The film score of Ponyo was composed by Joe Hisaishi, Miyazaki's regular collaborator. The score album, published on compact disc in Japan by Tokuma Japan Communications, in South Korea by Pony Canyon and throughout Europe by Germany-based label Colosseum, received a great deal of press in the West, including positive reviews from several veteran film music reviewers.

Ending Credits

As the end credits roll and the theme song plays, the names of the voice cast and staff are featured in alphabetical order. The staff or cast's full name is written without a role name or title, making it impossible to determine who did what. The credits finish with the logo of "Studio Ghibli" and the word "End". This style of credits was also adopted in The Secret World of Arrietty.

US Version Staff

The film's English dub was directed by John Lasseter, Brad Lewis and Peter Sohn of Pixar and produced by Frank Marshall, Hayao Miyazaki, John Lasseter, Steve Alpert, and Kathleen Kennedy; the English script was written by Melissa Mathison.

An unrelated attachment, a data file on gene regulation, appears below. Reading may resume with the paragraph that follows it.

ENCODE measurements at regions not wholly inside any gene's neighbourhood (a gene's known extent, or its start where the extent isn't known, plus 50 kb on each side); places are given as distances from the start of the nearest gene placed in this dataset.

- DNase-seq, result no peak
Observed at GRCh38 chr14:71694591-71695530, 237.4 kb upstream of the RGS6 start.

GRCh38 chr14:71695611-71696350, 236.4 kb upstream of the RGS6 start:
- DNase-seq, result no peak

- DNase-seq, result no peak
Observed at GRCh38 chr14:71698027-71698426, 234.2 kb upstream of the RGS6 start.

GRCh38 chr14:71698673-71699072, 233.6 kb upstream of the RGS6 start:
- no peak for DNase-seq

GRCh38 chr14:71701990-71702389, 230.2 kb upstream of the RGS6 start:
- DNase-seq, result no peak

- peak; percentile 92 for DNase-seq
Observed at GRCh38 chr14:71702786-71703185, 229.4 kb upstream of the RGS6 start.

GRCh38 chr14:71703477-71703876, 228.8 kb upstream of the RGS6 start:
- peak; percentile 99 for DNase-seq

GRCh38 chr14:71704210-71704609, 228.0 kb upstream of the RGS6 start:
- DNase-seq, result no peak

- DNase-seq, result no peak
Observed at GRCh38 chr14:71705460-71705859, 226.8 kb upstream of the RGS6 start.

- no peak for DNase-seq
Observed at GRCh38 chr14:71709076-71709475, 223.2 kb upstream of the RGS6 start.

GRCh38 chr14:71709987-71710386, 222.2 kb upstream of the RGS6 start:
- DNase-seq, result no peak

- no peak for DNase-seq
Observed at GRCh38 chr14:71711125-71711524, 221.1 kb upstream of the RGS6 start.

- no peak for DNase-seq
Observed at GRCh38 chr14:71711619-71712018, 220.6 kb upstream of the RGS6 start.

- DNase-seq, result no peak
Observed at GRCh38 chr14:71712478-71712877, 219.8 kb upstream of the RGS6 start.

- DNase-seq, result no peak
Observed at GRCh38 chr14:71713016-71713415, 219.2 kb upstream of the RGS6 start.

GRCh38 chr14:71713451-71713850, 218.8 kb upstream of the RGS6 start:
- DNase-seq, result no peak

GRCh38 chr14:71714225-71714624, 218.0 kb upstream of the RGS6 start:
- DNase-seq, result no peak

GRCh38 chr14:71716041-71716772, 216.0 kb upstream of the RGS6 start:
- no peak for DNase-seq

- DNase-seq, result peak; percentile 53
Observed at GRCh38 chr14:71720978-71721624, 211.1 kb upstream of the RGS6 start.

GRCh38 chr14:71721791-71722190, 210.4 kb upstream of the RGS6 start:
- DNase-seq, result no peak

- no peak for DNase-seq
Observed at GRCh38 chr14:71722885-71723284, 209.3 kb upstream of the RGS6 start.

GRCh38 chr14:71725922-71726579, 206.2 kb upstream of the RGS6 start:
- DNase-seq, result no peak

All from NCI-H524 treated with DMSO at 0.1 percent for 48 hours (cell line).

Trivia

  • HM Queen Silvia of Sweden was granted a sneak preview of the film together with director Hayao Miyazaki during the King and Queen's state visit to Japan on 29 March 2007.
  • In the English dub, Ponyo is voiced by Noah Cyrus, the little sister of singer and actress Miley Cyrus.
  • In the English dub, Sosuke is voiced by Frankie Jonas, the little brother of the boy band The Jonas Brothers.